Devin Haney vs. Vasiliy Lomachenko: Behind the Hype



Devin Haney vs. Vasiliy Lomachenko: Behind the Hype

Devin Haney vs. Vasiliy Lomachenko: Do You Believe The Hype?

According to Merriam-Websters dictionary, the definition of hype is “promotional publicity of an extravagant or contrived kind.” It’s also defined as a form of deception.

This weekend the undisputed lightweight championship will be on the line when Devin “The Dream” Haney (29-0, 15 KOs) puts his titles on the line against three-division champion Vasiliy (17-2, 11 KOs) Lomachenko at the MGM Grand in Las Vegas.

The match won’t garner the same amount of attention as last month’s non-title bout between Gervonta Davis and Ryan Garcia.

More people are picking Loma to get the W than would be the case for other 35 year olds. Mikey Williams photo

What Are Implications of Haney-Lomachenko

Still, it has more significant implications for the future of the lightweight division.

Now, there may not be any real or manufactured personal beef between Haney and Lomachenko; there is some genuine competitive animosity that stems from the WBC.

When Lomachenko traveled to the United Kingdom in August 2019, defeating fellow Olympic gold medalist Luke Campbell for the vacant WBC lightweight just two weeks later, Haney faced Zaur Abdullaev for the interim WBC lightweight title.

Why the WBC held vacant and interim title bouts in less than a month’s span in the same weight class is perplexing but par for the course.

Then came the maligned and downright pointless franchise tag that was awarded to Lomachenko, elevating Haney to full champion status with the WBC.

Boxing Politics Is Goofy

Essentially, in some respects, Haney could have been viewed as the number one contender for Lomachenko’s title while holding the championship.

Whether Lomachenko and Haney should have immediately fought in late 2019 or early 2020 is up for debate; however, the younger fighter did have shoulder surgery in December 2019, putting any potential fight between the two on the sidelines.

The narrative being pushed by Haney that Lomachenko ducked or avoided him may only be one of self-motivation as surgeries and the COVID pandemic all factored into a fight not occurring between Haney and Lomachenko.

Should Lomachenko have instead fought Haney instead of Teofimo Lopez in 2020?

But the other narrative that must have bothered Haney was that he wasn’t viewed as a true world champion.

Devin Haney Irked By Email Champ Tag

Instead, his fellow contemporaries ranging from Gervonta Davis, Teofimo Lopez, and Javier Fortuna, referred to him as the ‘email champ.’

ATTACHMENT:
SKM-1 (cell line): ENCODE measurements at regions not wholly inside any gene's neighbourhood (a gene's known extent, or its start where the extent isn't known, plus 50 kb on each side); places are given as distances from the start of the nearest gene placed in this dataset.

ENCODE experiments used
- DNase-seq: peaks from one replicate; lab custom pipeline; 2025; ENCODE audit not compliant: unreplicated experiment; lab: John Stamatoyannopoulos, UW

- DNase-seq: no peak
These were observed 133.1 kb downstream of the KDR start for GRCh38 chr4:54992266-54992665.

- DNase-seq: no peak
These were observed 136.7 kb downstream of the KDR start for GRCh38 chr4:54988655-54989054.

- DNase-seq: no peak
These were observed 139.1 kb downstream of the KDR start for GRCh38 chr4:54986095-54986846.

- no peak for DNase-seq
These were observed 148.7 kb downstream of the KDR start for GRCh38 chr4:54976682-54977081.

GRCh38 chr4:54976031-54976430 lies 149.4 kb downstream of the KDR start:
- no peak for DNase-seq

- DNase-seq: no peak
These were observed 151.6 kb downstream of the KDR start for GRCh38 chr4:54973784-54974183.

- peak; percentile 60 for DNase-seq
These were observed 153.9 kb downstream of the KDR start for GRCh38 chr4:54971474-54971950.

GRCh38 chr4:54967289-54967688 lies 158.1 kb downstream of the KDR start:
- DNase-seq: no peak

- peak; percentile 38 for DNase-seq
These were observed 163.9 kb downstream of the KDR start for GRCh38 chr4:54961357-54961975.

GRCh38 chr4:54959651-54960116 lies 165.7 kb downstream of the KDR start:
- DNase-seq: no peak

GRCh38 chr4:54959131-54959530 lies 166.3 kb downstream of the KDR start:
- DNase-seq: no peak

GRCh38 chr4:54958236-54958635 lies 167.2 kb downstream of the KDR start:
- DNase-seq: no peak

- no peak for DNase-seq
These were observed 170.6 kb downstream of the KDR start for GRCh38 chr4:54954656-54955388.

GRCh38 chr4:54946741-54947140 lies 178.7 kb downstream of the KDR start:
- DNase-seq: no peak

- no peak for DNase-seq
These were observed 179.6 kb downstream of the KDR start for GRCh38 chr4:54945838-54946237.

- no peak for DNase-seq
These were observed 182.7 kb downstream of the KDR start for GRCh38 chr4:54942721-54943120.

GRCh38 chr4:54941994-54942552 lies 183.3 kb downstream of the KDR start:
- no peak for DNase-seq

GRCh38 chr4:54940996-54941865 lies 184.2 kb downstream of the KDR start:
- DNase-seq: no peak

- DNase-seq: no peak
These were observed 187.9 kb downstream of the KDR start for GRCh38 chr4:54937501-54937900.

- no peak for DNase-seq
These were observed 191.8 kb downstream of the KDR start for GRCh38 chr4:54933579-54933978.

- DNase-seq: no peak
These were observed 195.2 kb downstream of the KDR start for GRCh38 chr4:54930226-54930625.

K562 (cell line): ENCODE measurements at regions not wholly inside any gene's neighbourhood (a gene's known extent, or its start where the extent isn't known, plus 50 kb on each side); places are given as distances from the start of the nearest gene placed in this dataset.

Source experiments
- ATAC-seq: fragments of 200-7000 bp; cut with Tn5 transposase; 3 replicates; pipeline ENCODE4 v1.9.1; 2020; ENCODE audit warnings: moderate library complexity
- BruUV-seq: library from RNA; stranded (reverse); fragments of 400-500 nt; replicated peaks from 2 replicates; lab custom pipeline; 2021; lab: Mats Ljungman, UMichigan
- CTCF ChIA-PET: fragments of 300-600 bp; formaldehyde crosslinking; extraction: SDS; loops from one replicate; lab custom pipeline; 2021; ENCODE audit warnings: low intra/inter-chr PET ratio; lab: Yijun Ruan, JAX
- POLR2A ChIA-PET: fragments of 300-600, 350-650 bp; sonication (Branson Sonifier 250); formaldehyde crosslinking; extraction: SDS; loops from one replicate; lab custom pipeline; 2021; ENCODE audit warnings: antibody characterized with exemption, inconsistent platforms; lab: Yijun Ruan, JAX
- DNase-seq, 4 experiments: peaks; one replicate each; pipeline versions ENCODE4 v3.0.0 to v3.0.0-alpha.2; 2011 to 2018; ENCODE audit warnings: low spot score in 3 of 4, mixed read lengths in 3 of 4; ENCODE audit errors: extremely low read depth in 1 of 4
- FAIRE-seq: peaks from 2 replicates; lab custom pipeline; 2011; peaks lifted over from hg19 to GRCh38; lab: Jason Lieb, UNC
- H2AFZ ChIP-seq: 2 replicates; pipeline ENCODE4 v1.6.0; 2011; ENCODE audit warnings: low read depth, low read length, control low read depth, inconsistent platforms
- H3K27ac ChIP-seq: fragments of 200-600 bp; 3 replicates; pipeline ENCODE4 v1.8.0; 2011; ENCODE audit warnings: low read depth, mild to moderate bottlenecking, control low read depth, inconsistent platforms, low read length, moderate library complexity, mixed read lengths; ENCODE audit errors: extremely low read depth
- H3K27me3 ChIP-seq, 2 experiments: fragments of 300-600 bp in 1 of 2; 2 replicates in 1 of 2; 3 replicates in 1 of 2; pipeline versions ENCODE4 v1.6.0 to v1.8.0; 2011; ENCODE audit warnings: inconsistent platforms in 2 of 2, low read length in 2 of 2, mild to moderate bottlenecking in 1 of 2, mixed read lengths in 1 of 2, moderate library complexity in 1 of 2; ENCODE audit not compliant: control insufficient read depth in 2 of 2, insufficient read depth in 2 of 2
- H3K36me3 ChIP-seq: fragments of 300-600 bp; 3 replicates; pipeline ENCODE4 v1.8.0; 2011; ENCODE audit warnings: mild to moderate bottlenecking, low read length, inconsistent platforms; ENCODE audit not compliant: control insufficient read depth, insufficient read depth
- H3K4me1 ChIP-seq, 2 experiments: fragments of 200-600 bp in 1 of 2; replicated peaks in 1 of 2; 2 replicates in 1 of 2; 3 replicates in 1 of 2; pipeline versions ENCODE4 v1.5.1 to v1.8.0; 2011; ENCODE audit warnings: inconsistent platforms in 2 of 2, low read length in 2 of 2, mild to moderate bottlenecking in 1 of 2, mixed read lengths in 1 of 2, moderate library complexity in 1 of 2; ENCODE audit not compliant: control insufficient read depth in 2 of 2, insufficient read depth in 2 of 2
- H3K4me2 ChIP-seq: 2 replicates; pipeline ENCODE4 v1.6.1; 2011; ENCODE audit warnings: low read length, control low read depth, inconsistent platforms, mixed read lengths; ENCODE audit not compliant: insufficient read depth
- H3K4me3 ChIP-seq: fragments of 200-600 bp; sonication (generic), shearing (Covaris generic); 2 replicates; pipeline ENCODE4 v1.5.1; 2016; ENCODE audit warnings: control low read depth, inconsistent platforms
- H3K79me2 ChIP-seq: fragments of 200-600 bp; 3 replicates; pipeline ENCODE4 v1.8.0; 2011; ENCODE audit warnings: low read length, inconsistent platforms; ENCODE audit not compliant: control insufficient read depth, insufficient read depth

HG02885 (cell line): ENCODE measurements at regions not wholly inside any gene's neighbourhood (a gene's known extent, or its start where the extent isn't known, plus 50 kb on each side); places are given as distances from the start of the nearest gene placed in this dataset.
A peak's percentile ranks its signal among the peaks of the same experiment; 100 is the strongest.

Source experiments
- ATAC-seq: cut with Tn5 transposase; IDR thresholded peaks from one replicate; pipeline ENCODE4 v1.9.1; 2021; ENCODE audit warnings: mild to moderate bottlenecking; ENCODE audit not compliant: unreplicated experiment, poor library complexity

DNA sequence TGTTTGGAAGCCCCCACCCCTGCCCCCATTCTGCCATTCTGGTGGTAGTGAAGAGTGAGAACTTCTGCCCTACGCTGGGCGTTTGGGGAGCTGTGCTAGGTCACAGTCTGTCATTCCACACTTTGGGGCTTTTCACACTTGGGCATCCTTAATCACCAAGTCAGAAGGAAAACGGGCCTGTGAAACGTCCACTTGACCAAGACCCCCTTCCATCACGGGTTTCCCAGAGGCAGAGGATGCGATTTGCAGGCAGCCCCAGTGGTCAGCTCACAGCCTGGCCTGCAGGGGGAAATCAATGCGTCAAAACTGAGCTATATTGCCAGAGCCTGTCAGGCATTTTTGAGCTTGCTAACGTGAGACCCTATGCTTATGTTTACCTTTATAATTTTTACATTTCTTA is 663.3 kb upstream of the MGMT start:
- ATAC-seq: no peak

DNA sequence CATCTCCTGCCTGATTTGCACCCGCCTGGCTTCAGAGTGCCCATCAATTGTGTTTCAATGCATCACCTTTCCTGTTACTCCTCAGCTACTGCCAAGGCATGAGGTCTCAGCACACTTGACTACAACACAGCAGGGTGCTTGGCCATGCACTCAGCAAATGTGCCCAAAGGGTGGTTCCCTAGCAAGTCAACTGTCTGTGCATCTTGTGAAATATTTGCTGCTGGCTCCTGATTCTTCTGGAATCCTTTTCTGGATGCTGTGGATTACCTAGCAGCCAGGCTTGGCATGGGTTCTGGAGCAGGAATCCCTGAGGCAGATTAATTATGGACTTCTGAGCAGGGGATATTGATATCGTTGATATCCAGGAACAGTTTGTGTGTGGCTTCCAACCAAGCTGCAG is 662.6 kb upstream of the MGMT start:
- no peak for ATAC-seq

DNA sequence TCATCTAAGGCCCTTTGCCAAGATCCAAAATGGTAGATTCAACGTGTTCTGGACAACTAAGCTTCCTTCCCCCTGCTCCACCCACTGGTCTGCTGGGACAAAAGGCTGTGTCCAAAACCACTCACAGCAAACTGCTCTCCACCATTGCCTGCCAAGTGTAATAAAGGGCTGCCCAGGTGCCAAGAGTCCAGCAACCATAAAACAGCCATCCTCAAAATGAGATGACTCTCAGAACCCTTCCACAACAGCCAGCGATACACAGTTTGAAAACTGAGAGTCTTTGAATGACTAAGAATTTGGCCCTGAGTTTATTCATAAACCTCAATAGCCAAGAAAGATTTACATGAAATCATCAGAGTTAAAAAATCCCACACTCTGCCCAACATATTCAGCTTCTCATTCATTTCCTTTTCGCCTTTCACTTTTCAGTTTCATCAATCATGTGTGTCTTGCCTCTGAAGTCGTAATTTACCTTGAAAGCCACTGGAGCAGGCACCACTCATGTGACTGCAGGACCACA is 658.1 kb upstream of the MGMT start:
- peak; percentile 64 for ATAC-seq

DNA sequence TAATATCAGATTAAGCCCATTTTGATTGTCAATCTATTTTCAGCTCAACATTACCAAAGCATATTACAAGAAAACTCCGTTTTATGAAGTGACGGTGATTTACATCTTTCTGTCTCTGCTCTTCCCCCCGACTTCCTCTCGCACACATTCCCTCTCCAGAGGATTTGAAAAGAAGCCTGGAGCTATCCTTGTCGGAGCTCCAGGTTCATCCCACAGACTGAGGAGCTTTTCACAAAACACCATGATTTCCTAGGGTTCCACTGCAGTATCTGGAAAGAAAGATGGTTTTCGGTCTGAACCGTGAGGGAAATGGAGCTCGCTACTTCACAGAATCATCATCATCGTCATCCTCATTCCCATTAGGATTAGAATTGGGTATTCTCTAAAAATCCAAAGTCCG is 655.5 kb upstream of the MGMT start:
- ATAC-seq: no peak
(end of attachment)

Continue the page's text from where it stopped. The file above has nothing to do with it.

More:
“When the pandemic started, Haney reclaimed his tile via email, said Javier Fortuna to Ring Magazine. “And that’s what he is – an email champion besides a coward.”

Devin Haney wants to handle Loma like he did Kambosos twice. (Photo by Mikey Williams/Top Rank Inc via Getty Images)

Gervonta Davis added more fuel to the fire.

“He’s an email champ,” Davis told Brian Custer on The Last Stand Podcast. “He’s fighting because somebody mailed him the belt.”

Haney would get the last laugh in 2022 when he traveled to Australia and soundly defeated George Kambosos to become the undisputed lightweight champion holding all four major titles.

But was that enough?

Did the Kambosos victory satisfy Haney sufficiently to deter any notions of him being an undeserving champion?

Or does he still have a chip on his shoulder?

“My focus comes from wanting to be one of the greats,” Haney stated on an episode of Top Rank’s Blood, Sweat and Tears.

One of the best ever. Legacy is definitely important to me. I won’t stop until my name lives on longer than I ever will.

“Until my name is mentioned with the greats of the sport of boxing. I want my name to be remembered forever, and every fight, I’m one step closer to that.”

Haney Wants To Be ATG

At 24, Haney has set himself on a path to continued greatness, and a victory over Lomachenko will solidify him further as not just the one true lightweight champion but the best fighter at 135.

More importantly, a decisive win will go a long way in quelling any doubts about whether Haney is one of the sports’ elite practitioners.

Sometimes, being the champion and being considered the best aren’t mutually exclusive.

And with Davis and Shakur Stevenson in the same weight class and potential fights at junior welterweight, Haney will have a plethora of options whether he wins or loses against Lomachenko.

“When I set out to do this, I didn’t want to be mediocre,” Haney said to Top Rank.

“I didn’t want to be just another boxer. I want to be the best. I don’t fight for money. I fight for legacy. That’s what separates me from all the fighters today.

Devin Haney, pound for pound all time great when he’s through? Photo: Darren Burns

“I don’t see fighters that fight for legacy. I see people that fight for clout, for money, they fight for the wrong things. But I’m a different kind of fighter; I’m a throwback.”

Despite the gap in their resumes, Lomachenko will benefit the most from a victory over Haney.

Loma Legacy Would Get Massive Boost

When Lomachenko suffered his second loss to Teofimo Lopez in October 2020, a large contingent of fans and pundits expressed that the Ukrainian was always overrated. The two-time Olympic gold medalists and performances would say otherwise.

He was rated the number one fighter pound-for-found by both the BWAA and Ring Magazine in 2018 and 2019.

The year before, he was awarded Fighter of the Year honors by both publications.

With only 19 fights as a professional, he is 9-2 against former world champions and became a three-division champion in just 12 bouts.

But maybe the promotion of Lomachenko went overboard a few times.

“I would like to say this; that Vasyl Lomachenko is technically the best fighter that I have seen since the early Muhammad Ali,” said promoter Bob Arum in 2016.